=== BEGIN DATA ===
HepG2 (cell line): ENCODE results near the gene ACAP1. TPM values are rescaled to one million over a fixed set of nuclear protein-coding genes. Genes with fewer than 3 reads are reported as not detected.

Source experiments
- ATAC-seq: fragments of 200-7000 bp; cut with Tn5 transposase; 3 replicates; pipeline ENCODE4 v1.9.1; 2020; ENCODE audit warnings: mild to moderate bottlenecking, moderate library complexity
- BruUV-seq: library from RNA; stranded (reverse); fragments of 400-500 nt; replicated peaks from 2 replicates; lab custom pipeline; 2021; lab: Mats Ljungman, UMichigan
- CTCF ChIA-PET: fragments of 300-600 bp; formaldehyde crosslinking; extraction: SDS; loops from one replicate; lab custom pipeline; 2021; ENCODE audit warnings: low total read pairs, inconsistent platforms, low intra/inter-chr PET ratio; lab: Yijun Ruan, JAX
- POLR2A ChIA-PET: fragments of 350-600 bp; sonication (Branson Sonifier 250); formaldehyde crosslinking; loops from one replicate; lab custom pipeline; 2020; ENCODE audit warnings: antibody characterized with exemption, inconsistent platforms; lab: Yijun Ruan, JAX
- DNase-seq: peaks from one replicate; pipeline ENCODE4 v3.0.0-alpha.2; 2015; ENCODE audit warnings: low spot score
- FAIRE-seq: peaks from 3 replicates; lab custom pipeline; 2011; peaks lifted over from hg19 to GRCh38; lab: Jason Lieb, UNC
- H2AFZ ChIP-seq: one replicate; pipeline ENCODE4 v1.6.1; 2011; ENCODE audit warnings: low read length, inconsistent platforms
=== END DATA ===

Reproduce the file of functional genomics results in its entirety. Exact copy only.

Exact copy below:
HepG2 (cell line): ENCODE results near the gene ACAP1. TPM values are rescaled to one million over a fixed set of nuclear protein-coding genes. Genes with fewer than 3 reads are reported as not detected.

Source experiments
- ATAC-seq: fragments of 200-7000 bp; cut with Tn5 transposase; 3 replicates; pipeline ENCODE4 v1.9.1; 2020; ENCODE audit warnings: mild to moderate bottlenecking, moderate library complexity
- BruUV-seq: library from RNA; stranded (reverse); fragments of 400-500 nt; replicated peaks from 2 replicates; lab custom pipeline; 2021; lab: Mats Ljungman, UMichigan
- CTCF ChIA-PET: fragments of 300-600 bp; formaldehyde crosslinking; extraction: SDS; loops from one replicate; lab custom pipeline; 2021; ENCODE audit warnings: low total read pairs, inconsistent platforms, low intra/inter-chr PET ratio; lab: Yijun Ruan, JAX
- POLR2A ChIA-PET: fragments of 350-600 bp; sonication (Branson Sonifier 250); formaldehyde crosslinking; loops from one replicate; lab custom pipeline; 2020; ENCODE audit warnings: antibody characterized with exemption, inconsistent platforms; lab: Yijun Ruan, JAX
- DNase-seq: peaks from one replicate; pipeline ENCODE4 v3.0.0-alpha.2; 2015; ENCODE audit warnings: low spot score
- FAIRE-seq: peaks from 3 replicates; lab custom pipeline; 2011; peaks lifted over from hg19 to GRCh38; lab: Jason Lieb, UNC
- H2AFZ ChIP-seq: one replicate; pipeline ENCODE4 v1.6.1; 2011; ENCODE audit warnings: low read length, inconsistent platforms